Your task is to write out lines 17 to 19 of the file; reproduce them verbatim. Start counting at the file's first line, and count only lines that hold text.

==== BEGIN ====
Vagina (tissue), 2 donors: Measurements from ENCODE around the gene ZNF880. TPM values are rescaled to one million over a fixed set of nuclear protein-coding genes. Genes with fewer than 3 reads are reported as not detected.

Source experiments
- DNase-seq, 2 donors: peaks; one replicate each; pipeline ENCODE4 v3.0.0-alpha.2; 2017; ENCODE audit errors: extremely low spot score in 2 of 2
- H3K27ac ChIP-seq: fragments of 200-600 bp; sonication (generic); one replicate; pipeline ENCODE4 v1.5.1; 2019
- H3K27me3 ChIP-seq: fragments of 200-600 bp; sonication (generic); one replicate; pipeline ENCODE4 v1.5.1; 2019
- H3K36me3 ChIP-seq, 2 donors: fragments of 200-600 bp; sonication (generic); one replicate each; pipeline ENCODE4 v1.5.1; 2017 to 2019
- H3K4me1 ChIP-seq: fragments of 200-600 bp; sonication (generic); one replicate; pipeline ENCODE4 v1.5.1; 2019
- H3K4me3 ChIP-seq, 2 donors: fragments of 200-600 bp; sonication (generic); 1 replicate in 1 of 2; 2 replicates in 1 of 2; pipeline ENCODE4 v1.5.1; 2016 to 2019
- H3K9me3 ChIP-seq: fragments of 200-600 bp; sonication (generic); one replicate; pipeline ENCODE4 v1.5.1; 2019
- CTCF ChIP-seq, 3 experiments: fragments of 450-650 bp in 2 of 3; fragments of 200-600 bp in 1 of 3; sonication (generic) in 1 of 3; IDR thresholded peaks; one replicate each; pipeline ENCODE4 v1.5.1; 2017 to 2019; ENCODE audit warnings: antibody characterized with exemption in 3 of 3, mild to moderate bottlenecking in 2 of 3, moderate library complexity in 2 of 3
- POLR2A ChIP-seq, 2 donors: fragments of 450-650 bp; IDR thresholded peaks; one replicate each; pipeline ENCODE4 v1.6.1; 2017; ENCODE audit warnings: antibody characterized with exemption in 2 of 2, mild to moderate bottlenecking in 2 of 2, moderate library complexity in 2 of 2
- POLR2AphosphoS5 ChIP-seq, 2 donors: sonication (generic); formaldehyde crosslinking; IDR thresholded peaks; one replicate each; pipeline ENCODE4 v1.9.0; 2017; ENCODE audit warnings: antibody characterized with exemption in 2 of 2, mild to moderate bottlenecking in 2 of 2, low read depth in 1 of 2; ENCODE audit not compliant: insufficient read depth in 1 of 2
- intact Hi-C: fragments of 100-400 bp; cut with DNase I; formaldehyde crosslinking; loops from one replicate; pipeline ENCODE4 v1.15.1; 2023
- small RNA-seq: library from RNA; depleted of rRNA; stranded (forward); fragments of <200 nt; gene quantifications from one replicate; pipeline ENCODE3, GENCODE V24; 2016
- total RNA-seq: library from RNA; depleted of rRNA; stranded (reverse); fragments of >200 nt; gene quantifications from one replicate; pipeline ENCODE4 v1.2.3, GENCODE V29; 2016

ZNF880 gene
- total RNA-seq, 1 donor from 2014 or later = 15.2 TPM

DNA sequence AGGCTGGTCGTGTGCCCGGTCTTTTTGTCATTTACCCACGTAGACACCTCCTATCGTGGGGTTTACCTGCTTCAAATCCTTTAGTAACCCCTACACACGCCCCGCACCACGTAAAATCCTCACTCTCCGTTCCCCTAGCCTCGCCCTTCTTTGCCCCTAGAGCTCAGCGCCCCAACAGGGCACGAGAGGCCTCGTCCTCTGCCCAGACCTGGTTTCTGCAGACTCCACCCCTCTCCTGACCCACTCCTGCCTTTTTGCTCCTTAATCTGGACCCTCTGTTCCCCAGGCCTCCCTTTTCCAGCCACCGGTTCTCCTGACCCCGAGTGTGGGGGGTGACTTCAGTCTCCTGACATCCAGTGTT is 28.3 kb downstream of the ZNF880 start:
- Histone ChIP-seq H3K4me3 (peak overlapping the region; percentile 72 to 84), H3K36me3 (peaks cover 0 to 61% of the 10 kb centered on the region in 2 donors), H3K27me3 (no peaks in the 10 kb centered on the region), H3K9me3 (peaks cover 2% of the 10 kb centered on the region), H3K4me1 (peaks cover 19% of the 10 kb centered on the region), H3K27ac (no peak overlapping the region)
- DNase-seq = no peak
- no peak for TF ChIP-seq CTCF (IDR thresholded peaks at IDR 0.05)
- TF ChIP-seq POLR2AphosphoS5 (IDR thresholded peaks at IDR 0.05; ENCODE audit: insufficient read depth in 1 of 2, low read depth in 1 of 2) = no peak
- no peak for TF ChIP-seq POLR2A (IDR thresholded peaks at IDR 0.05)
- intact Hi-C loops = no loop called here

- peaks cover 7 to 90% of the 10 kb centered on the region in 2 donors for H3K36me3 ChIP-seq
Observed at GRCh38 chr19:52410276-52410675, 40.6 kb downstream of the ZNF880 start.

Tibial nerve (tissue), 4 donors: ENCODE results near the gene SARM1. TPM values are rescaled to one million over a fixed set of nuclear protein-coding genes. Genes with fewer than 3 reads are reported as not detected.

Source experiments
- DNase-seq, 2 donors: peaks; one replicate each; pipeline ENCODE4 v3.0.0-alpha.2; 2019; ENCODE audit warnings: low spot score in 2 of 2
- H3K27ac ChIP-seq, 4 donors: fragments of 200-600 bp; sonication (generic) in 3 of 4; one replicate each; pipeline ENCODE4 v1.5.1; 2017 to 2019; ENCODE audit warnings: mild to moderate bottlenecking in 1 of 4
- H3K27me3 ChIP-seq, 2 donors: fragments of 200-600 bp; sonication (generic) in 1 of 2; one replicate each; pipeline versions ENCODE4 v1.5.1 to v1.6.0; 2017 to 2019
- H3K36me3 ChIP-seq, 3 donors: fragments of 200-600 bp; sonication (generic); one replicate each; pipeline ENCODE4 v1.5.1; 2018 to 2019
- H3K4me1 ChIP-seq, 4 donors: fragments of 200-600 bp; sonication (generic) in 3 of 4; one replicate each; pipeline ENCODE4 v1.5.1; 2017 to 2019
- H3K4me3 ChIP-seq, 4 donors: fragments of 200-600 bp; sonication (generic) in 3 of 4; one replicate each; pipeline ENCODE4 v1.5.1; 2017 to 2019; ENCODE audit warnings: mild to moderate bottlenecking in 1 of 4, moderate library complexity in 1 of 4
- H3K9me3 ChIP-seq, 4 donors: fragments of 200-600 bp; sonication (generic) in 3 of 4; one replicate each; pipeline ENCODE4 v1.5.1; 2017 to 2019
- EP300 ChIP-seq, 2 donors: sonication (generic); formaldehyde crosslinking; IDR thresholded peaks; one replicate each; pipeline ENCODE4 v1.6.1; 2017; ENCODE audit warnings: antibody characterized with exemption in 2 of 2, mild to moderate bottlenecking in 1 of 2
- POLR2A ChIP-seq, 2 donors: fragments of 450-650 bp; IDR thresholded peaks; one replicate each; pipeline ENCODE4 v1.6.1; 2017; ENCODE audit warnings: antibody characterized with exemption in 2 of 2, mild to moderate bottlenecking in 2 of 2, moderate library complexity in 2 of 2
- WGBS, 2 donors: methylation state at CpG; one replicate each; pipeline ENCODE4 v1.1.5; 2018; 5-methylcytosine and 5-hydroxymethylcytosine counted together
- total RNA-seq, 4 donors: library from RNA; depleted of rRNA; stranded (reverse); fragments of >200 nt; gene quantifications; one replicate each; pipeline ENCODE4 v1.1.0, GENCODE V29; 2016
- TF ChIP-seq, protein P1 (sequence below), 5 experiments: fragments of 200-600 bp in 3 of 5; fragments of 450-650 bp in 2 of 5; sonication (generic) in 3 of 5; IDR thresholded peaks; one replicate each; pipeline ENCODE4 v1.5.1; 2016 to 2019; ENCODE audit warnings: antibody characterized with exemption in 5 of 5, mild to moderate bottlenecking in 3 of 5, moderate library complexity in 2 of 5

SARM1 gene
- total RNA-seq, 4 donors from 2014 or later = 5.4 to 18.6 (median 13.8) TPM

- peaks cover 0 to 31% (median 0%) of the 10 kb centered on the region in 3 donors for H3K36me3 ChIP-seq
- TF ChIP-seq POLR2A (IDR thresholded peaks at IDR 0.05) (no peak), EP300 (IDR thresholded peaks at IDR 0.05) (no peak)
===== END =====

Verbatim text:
- total RNA-seq, 1 donor from 2014 or later = 15.2 TPM

DNA sequence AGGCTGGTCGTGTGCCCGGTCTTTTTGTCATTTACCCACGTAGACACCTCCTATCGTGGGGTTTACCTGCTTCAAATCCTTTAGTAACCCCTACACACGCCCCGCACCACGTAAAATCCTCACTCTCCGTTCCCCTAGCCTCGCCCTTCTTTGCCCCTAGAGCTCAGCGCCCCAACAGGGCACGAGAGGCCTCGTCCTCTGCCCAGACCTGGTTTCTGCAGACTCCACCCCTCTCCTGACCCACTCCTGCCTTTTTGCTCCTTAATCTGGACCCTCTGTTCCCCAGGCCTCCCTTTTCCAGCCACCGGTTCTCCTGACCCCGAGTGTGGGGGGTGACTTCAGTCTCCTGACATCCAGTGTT is 28.3 kb downstream of the ZNF880 start:
- Histone ChIP-seq H3K4me3 (peak overlapping the region; percentile 72 to 84), H3K36me3 (peaks cover 0 to 61% of the 10 kb centered on the region in 2 donors), H3K27me3 (no peaks in the 10 kb centered on the region), H3K9me3 (peaks cover 2% of the 10 kb centered on the region), H3K4me1 (peaks cover 19% of the 10 kb centered on the region), H3K27ac (no peak overlapping the region)